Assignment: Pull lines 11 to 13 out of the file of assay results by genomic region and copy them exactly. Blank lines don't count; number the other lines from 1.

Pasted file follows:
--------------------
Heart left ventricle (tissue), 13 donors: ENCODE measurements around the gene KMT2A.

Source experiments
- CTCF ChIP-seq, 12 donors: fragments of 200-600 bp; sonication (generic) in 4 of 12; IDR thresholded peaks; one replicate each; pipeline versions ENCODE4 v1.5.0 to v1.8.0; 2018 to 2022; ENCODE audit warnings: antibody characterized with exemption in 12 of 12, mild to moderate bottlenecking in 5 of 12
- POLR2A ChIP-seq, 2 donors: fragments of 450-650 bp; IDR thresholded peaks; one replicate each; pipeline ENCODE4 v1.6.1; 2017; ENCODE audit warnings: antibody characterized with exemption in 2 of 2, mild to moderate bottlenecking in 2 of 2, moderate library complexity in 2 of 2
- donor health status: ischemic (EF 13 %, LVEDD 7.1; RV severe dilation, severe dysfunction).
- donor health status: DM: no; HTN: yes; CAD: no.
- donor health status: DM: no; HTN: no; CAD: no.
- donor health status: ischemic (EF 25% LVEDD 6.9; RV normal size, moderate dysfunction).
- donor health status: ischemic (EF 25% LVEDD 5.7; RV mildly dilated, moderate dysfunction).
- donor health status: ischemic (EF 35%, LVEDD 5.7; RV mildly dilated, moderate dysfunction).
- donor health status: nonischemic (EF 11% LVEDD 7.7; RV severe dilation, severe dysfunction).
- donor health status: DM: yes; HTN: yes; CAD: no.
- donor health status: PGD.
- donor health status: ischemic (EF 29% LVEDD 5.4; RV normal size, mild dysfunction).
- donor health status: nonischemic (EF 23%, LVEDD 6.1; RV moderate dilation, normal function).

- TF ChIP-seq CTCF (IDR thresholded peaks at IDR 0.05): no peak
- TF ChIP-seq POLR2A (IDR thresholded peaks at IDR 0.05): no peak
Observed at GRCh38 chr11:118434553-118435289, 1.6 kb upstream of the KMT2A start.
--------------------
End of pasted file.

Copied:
- donor health status: nonischemic (EF 11% LVEDD 7.7; RV severe dilation, severe dysfunction).
- donor health status: DM: yes; HTN: yes; CAD: no.
- donor health status: PGD.